Hard and Soft: Competing against the administrative state.
The Howard Zinn Riots
Dishonest history begets political violence.
Since 1980, when it was first published, Howard Zinn’s A People’s History of the United States has been spreading the idea that the United States is irredeemably corrupt.
This book is fake history, based on falsified evidence, misquotations with critical words left out, and plagiarized disreputable sources.
Yet, a record-breaking 3 million copies have been sold, over 100,000 educators have signed up at the Zinn Education Project, and over 300,000 follow it on social media. It is widely used in Advanced Placement U.S. History high school classes and in teacher education programs. It is quoted in school books. In Portland, Oregon, and surrounding areas, for several years now, A Young People’s History has been used in all eighth-grade classrooms.
Zinn claims other historians have not told the truth about the atrocities committed by Columbus on down. People reading it cry and get angry, sometimes taking to the streets.
The Zinn book was the most popular book for Occupy Wall Street protestors, awards are given to organizers of Marxist groups in Zinn’s name, and the Antifa member who tried to blow up an ICE detention facility left behind a manifesto with the parenthetical note, “see howard zinn, ‘a people’s history of the united states'” (sic).
This is not to say that every protestor out there knocking down statues, burning buildings, or attacking police has been directly inspired by Zinn. But after 40 years of continuous publication, I think it’s safe to say that Zinn’s book has had some influence.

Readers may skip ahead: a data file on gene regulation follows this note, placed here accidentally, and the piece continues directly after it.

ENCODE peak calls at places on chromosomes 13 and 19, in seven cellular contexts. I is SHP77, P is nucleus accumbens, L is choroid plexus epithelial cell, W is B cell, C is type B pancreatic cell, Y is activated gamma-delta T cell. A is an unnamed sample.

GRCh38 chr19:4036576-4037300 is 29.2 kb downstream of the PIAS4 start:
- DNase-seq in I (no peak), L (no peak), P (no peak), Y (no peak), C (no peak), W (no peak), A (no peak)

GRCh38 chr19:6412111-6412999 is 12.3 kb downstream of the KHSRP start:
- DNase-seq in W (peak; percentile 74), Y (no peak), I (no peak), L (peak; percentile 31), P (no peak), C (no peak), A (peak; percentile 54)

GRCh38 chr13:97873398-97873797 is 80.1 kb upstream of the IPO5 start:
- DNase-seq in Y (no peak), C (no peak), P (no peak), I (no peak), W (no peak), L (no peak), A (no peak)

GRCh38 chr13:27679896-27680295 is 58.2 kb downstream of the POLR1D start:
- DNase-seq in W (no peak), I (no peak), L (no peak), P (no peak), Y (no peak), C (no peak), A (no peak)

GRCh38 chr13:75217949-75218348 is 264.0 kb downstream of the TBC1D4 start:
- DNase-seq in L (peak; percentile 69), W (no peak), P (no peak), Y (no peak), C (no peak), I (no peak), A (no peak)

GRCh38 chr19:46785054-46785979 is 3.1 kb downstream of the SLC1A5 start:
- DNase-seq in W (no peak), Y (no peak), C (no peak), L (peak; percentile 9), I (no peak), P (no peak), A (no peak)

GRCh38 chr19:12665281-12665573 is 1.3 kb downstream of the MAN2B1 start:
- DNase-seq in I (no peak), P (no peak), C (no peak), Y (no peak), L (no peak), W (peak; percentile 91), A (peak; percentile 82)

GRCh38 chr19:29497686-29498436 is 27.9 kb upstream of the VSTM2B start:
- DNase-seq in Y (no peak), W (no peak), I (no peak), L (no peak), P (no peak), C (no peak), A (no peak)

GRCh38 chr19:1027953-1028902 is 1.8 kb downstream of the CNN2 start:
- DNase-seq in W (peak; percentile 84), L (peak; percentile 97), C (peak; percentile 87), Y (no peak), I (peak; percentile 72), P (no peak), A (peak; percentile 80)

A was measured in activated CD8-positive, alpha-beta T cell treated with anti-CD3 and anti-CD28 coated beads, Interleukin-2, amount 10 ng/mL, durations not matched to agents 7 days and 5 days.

Zinn’s book is full of the ideas that are inspiring riots this year, such as “systemic racism,” “wealth inequality,” and “police brutality.”
First, Zinn writes, “there is not a country in world history in which racism has been more important, for so long a time, as the United States” (23).
Zinn describes our founding in this way: “Around 1776, certain important people in the English colonies…found that by creating a nation, a symbol, a legal unity called the United States, they could take over land, profits, and political power from favorites of the British Empire. In the process, they could…create a consensus of popular support for the rule of a new, privileged leadership” (59).
Zinn writes that the American “system” of government is so corrupt, neither the Civil War nor the Civil Rights Movement did much for black Americans.
Peaceful protest, civil rights laws, and voting, in Zinn’s book, do not work. Police brutality, Zinn claims, is “’normal’” and “endlessly repeated in the history of the country, coming randomly but persistently out of a racism deep in the institutions, the mind of the country” (463).
Zinn writes that “the system”—a phrase appearing 168 times in the book—“was working hard, by the late sixties and early seventies” to stop the political and economic advance of black Americans. (465).
This, in a nutshell, is the idea of systemic racism: that racism is built into the very fabric of our system of American institutions, and that positive change in our society cannot be realized through traditional liberal democratic measures, like lawmaking, voting, or even peaceable assembly.
The logic follows: the American system must be overthrown.
That is what we are seeing in Portland, Rochester, Minneapolis, and cities across the USA.
Introductory remarks honoring Michael M. Uhlmann, the Claremont Institute’s Henry Salvatori Prize recipient, for helping to secure the teachings of the American founding. Washington, D.C., October 27, 2018